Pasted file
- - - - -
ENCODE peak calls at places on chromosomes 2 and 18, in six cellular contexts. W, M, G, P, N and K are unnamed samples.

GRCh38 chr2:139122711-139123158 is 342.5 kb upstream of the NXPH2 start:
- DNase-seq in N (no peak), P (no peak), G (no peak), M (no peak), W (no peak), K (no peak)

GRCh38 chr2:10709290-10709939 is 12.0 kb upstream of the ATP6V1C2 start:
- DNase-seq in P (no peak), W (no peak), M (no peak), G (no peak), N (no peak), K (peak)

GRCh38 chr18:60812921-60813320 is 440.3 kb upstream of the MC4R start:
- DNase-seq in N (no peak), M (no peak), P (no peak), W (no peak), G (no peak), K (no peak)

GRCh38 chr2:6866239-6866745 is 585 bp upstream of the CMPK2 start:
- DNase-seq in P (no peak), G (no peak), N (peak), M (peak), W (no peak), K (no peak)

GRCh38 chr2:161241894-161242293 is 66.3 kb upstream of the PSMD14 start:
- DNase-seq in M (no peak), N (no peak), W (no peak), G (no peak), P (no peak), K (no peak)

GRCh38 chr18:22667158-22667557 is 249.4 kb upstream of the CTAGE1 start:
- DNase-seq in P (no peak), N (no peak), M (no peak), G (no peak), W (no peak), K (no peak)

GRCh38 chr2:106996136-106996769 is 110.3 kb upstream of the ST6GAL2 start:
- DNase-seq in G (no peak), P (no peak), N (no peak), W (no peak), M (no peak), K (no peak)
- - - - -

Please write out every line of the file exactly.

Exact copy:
ENCODE peak calls at places on chromosomes 2 and 18, in six cellular contexts. W, M, G, P, N and K are unnamed samples.

GRCh38 chr2:139122711-139123158 is 342.5 kb upstream of the NXPH2 start:
- DNase-seq in N (no peak), P (no peak), G (no peak), M (no peak), W (no peak), K (no peak)

GRCh38 chr2:10709290-10709939 is 12.0 kb upstream of the ATP6V1C2 start:
- DNase-seq in P (no peak), W (no peak), M (no peak), G (no peak), N (no peak), K (peak)

GRCh38 chr18:60812921-60813320 is 440.3 kb upstream of the MC4R start:
- DNase-seq in N (no peak), M (no peak), P (no peak), W (no peak), G (no peak), K (no peak)

GRCh38 chr2:6866239-6866745 is 585 bp upstream of the CMPK2 start:
- DNase-seq in P (no peak), G (no peak), N (peak), M (peak), W (no peak), K (no peak)

GRCh38 chr2:161241894-161242293 is 66.3 kb upstream of the PSMD14 start:
- DNase-seq in M (no peak), N (no peak), W (no peak), G (no peak), P (no peak), K (no peak)

GRCh38 chr18:22667158-22667557 is 249.4 kb upstream of the CTAGE1 start:
- DNase-seq in P (no peak), N (no peak), M (no peak), G (no peak), W (no peak), K (no peak)

GRCh38 chr2:106996136-106996769 is 110.3 kb upstream of the ST6GAL2 start:
- DNase-seq in G (no peak), P (no peak), N (no peak), W (no peak), M (no peak), K (no peak)